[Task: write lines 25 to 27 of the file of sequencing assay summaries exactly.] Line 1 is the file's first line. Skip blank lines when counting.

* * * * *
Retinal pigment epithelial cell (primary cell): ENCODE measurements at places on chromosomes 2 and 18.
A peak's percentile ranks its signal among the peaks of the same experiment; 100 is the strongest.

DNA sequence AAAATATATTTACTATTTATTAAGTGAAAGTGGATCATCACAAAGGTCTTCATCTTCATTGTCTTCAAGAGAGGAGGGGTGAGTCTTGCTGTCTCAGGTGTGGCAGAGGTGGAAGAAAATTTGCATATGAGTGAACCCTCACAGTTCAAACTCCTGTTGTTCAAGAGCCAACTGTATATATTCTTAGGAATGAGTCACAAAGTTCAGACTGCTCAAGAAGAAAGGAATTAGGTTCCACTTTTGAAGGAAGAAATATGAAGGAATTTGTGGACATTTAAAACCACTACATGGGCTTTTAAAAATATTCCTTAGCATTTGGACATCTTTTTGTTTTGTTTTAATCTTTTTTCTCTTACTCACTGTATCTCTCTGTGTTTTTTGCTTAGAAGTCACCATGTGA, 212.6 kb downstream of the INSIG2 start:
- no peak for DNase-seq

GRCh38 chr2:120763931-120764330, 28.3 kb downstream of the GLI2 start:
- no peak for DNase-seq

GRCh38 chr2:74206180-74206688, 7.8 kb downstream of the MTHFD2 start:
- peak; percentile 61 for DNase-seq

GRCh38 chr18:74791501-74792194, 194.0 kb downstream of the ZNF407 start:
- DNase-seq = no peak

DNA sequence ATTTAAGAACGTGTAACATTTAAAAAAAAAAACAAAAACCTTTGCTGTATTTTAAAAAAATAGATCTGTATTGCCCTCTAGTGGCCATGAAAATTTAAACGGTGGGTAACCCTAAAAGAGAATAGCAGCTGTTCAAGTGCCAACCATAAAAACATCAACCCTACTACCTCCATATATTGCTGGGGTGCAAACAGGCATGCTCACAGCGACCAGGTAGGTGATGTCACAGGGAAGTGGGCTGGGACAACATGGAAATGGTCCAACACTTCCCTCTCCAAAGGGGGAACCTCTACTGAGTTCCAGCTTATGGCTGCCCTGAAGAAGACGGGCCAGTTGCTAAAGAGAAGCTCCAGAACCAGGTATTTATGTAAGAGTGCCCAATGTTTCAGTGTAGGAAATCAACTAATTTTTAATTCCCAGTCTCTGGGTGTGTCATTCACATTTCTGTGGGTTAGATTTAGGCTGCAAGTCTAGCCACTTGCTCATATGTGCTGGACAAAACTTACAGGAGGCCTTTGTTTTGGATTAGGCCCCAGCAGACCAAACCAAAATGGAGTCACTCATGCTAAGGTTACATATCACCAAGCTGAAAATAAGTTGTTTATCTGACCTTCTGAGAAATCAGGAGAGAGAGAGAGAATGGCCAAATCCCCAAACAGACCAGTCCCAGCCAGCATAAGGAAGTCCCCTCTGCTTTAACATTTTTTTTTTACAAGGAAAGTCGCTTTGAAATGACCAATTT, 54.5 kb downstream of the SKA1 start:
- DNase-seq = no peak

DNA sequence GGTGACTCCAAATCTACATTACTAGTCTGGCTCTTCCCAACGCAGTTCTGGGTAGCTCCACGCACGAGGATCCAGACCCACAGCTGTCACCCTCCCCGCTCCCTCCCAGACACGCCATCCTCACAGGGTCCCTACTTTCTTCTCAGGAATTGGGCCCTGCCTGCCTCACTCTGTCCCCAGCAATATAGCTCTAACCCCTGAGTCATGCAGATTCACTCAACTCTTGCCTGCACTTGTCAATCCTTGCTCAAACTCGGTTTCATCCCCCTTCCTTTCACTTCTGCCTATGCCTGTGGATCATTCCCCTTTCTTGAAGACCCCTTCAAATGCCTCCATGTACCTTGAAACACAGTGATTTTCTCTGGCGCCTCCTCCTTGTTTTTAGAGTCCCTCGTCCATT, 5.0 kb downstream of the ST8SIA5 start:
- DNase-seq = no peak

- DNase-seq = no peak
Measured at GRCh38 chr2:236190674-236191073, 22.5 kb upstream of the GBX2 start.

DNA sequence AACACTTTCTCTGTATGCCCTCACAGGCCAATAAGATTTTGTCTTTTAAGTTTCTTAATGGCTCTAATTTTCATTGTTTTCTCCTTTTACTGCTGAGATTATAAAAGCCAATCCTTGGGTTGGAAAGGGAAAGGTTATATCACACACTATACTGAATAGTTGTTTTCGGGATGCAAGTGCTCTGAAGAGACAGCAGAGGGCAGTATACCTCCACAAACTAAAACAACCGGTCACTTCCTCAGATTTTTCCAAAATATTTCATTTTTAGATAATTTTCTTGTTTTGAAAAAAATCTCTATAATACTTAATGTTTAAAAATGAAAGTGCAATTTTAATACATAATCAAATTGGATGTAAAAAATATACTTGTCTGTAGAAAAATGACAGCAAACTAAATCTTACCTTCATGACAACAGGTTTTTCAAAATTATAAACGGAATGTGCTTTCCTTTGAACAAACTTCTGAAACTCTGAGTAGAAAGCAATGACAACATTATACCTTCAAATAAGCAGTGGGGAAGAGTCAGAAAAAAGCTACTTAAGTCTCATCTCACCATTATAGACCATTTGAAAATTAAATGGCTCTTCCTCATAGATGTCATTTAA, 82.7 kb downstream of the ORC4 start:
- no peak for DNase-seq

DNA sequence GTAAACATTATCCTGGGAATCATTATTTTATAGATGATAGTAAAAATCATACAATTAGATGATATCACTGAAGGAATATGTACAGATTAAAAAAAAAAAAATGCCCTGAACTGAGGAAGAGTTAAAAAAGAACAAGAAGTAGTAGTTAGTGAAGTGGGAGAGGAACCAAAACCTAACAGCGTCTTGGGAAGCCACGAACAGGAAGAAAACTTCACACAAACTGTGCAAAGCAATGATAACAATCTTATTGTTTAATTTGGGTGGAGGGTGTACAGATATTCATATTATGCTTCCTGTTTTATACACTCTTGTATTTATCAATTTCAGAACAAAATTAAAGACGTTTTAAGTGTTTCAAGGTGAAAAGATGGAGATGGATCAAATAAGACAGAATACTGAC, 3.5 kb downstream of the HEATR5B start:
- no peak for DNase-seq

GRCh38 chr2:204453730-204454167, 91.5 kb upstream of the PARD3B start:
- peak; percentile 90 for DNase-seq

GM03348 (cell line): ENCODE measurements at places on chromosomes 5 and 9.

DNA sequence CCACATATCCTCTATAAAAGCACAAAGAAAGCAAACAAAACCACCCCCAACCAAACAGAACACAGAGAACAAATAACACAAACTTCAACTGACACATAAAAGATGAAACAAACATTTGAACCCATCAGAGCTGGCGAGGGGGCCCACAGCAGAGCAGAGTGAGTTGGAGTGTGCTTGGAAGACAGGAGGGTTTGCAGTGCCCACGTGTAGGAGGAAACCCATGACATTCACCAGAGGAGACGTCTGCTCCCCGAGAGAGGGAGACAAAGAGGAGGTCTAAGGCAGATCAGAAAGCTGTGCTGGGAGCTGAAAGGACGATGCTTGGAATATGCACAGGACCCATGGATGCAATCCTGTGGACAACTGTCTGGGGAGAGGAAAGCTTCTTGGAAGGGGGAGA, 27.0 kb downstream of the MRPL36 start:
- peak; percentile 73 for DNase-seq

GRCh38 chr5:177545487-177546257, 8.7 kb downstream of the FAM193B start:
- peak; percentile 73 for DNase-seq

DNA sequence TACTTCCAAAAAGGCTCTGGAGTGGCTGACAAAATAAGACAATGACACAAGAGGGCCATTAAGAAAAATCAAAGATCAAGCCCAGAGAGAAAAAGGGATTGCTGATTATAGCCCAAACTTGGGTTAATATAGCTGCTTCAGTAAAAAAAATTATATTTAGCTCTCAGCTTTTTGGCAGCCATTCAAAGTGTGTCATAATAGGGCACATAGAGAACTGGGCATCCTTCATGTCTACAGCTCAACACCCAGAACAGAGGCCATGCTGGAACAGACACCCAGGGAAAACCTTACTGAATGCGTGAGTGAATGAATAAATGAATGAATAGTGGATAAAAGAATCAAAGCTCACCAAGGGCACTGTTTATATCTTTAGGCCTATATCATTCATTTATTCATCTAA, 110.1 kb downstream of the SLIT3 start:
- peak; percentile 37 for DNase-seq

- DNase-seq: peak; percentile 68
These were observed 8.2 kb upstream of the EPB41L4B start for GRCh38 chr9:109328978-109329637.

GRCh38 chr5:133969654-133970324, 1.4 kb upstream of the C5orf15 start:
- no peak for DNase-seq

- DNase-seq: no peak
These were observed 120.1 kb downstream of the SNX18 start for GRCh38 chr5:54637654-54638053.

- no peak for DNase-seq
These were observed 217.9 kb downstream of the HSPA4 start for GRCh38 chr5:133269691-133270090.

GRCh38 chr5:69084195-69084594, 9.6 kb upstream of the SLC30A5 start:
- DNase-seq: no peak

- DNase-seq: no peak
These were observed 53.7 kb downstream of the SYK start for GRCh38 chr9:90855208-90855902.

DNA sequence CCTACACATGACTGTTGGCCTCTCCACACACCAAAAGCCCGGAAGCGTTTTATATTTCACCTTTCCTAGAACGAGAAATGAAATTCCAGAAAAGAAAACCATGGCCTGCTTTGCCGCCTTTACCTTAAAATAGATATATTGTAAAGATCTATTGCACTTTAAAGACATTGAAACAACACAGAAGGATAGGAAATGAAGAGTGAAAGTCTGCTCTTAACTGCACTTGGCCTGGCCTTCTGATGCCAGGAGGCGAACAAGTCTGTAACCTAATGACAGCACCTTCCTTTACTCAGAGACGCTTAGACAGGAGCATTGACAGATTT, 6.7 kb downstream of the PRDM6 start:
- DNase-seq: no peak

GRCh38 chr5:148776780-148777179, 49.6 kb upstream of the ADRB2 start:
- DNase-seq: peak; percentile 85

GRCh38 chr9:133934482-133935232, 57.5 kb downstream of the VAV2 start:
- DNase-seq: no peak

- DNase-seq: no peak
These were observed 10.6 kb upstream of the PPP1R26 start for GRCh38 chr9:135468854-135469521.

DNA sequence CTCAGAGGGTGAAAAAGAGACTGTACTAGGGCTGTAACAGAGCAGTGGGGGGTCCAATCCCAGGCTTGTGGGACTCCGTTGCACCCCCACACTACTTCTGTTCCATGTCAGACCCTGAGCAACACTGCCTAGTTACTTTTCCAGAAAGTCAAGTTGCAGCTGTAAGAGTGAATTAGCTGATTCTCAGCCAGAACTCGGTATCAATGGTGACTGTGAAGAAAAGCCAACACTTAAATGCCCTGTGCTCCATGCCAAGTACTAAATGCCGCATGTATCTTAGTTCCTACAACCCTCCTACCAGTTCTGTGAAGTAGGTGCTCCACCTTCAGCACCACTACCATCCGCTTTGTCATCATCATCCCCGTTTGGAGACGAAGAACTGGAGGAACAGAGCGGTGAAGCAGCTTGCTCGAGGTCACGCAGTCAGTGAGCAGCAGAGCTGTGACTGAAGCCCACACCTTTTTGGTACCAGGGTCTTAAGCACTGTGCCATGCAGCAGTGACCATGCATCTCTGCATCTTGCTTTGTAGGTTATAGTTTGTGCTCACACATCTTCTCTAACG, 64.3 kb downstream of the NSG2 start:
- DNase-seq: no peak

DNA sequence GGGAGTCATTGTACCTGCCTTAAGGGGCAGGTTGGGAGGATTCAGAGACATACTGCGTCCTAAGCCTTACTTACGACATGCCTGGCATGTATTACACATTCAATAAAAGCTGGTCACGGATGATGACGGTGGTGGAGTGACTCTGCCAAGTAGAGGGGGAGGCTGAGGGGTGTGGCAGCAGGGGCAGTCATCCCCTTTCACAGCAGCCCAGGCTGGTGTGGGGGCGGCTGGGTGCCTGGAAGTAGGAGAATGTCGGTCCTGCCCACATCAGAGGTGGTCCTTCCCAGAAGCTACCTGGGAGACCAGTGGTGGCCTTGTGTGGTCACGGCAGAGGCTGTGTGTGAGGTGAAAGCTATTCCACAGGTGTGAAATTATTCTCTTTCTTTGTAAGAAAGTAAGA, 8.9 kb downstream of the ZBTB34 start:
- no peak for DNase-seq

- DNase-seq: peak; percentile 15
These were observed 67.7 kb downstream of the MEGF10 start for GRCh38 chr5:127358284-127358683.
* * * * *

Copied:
- peak; percentile 73 for DNase-seq

GRCh38 chr5:177545487-177546257, 8.7 kb downstream of the FAM193B start:
- peak; percentile 73 for DNase-seq